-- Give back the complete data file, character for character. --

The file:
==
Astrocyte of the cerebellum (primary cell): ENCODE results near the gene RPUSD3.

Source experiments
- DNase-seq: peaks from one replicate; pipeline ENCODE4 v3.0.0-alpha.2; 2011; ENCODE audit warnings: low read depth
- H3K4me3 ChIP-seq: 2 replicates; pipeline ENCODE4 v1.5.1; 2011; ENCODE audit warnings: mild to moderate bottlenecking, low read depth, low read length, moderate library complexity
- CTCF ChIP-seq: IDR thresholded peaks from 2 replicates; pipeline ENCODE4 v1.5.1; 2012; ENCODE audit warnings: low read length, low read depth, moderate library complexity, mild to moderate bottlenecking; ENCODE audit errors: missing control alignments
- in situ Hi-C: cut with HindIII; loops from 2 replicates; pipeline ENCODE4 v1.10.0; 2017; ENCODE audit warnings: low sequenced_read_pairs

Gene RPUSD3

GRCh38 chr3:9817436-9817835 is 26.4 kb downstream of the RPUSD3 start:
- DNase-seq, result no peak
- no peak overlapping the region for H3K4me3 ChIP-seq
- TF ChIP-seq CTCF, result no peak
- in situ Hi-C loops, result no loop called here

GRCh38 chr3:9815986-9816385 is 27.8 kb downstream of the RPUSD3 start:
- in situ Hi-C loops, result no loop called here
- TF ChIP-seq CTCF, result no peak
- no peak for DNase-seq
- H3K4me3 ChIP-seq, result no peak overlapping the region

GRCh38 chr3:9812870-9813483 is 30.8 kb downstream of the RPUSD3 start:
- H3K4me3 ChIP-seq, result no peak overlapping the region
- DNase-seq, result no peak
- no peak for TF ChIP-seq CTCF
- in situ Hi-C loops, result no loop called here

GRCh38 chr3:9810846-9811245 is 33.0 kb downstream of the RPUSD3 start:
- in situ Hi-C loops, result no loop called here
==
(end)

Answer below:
Astrocyte of the cerebellum (primary cell): ENCODE results near the gene RPUSD3.

Source experiments
- DNase-seq: peaks from one replicate; pipeline ENCODE4 v3.0.0-alpha.2; 2011; ENCODE audit warnings: low read depth
- H3K4me3 ChIP-seq: 2 replicates; pipeline ENCODE4 v1.5.1; 2011; ENCODE audit warnings: mild to moderate bottlenecking, low read depth, low read length, moderate library complexity
- CTCF ChIP-seq: IDR thresholded peaks from 2 replicates; pipeline ENCODE4 v1.5.1; 2012; ENCODE audit warnings: low read length, low read depth, moderate library complexity, mild to moderate bottlenecking; ENCODE audit errors: missing control alignments
- in situ Hi-C: cut with HindIII; loops from 2 replicates; pipeline ENCODE4 v1.10.0; 2017; ENCODE audit warnings: low sequenced_read_pairs

Gene RPUSD3

GRCh38 chr3:9817436-9817835 is 26.4 kb downstream of the RPUSD3 start:
- DNase-seq, result no peak
- no peak overlapping the region for H3K4me3 ChIP-seq
- TF ChIP-seq CTCF, result no peak
- in situ Hi-C loops, result no loop called here

GRCh38 chr3:9815986-9816385 is 27.8 kb downstream of the RPUSD3 start:
- in situ Hi-C loops, result no loop called here
- TF ChIP-seq CTCF, result no peak
- no peak for DNase-seq
- H3K4me3 ChIP-seq, result no peak overlapping the region

GRCh38 chr3:9812870-9813483 is 30.8 kb downstream of the RPUSD3 start:
- H3K4me3 ChIP-seq, result no peak overlapping the region
- DNase-seq, result no peak
- no peak for TF ChIP-seq CTCF
- in situ Hi-C loops, result no loop called here

GRCh38 chr3:9810846-9811245 is 33.0 kb downstream of the RPUSD3 start:
- in situ Hi-C loops, result no loop called here